Coordination of cell growth and division
Cell cycle progression is monitored by checkpoints that ensure the fidelity of cell division and prevent unrestricted cell proliferation. Checkpoints also serve to couple cell size with division – a mechanism important to adapt to changing environmental conditions. While most studies on cell size homeostasis have focused on the links between size and biosynthetic activity, we have proposed a novel geometry-sensing mechanism by which fission yeast cells may couple cell length with entry into mitosis. The proposed system relies on two main components: the protein kinase Pom1 (purple), forming concentration gradients from the ends of the cells, and the protein kinase Cdr2 (green), itself an activator of mitotic entry that inhibit the Wee1 kinase the forms stable cortical nodes at the cell equator. As the shape of Pom1 gradients does not scale with cell length but is invariant in cells of increasing length, these gradients may serve to measure the length of the cell and couple this information with mitotic entry by inhibiting Cdr2 only in short cells.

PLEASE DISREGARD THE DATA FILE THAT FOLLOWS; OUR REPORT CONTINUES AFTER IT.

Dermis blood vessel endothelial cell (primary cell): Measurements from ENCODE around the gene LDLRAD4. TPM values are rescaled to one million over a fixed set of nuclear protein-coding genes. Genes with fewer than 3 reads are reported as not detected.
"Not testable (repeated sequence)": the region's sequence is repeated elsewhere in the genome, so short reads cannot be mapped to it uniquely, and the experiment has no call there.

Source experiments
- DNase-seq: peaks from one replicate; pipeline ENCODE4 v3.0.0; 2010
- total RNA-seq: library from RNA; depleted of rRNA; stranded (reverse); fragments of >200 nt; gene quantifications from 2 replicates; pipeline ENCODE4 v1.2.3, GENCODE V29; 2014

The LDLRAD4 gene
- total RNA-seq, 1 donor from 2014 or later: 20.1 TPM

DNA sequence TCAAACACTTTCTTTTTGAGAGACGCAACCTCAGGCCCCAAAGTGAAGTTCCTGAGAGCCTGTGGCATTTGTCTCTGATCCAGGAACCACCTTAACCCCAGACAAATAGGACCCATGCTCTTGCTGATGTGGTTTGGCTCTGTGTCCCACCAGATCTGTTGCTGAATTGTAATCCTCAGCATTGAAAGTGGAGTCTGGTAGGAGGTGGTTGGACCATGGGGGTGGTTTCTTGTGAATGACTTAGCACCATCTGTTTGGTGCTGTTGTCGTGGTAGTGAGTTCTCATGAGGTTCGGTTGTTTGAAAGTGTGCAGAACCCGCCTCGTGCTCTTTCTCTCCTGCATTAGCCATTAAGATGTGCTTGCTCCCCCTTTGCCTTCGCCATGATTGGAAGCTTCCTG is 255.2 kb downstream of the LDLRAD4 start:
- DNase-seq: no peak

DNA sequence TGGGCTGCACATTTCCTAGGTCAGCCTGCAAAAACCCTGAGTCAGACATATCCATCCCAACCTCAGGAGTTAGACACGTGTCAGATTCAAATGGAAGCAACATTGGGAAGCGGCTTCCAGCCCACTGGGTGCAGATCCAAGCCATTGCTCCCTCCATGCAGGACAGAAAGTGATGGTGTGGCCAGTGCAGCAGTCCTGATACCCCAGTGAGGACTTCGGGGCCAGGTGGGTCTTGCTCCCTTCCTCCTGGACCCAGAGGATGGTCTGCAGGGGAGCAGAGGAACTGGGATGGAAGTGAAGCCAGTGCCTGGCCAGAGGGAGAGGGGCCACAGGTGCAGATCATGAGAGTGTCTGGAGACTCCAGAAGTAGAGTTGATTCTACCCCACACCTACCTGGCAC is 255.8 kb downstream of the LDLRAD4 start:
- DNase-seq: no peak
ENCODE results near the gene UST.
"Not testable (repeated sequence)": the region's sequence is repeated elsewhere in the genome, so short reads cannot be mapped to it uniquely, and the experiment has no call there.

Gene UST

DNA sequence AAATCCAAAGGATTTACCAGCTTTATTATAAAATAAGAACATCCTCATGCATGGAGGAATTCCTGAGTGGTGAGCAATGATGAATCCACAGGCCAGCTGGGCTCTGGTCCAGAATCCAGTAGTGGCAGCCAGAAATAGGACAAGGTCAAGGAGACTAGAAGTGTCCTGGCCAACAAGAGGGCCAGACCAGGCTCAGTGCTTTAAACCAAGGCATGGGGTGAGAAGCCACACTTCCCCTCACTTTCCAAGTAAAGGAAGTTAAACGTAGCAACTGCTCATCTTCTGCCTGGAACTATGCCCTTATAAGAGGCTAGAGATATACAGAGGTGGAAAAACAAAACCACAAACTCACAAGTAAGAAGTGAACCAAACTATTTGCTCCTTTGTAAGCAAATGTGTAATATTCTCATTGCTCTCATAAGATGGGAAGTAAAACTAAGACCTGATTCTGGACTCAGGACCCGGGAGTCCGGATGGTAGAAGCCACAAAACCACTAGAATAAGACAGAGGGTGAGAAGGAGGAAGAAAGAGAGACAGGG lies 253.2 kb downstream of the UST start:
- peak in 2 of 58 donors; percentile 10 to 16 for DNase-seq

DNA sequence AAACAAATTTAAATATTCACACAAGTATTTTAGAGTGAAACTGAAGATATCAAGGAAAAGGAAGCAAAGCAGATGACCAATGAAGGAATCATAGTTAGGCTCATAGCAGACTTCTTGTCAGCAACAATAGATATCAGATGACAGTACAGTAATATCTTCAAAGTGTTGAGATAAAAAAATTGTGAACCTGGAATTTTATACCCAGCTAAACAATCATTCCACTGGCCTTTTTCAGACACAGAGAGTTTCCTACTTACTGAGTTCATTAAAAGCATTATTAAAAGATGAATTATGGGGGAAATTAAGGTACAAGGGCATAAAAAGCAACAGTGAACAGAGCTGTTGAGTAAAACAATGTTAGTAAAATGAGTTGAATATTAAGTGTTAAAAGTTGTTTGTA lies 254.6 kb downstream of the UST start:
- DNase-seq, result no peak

We have elucidated the molecular mechanism by which the gradients of Pom1 kinase form from cell poles. Pom1 binds the plasma membrane through a positively charged region, in a phospho-regulated manner. When unphosphorylated, this region binds the membrane with high affinity; autophosphorylation lowers membrane affinity. Gradient nucleation occurs by local dephosphorylation of Pom1 at cell poles. This dephosphorylation depends on a type I phosphatase complex (Tea4-Dis2), whose regulatory subunit Tea4 is deposited at cell poles by microtubules. Pom1 dephosphorylation drives Pom1 membrane association at cell poles, from where Pom1 likely diffuses at the plasma membrane and undergoes autophosphorylation reaction to drive membrane detachment. Through quantitative and super-resolution imaging approaches, we refined this model showing the importance of Pom1 clusters in shaping the gradient.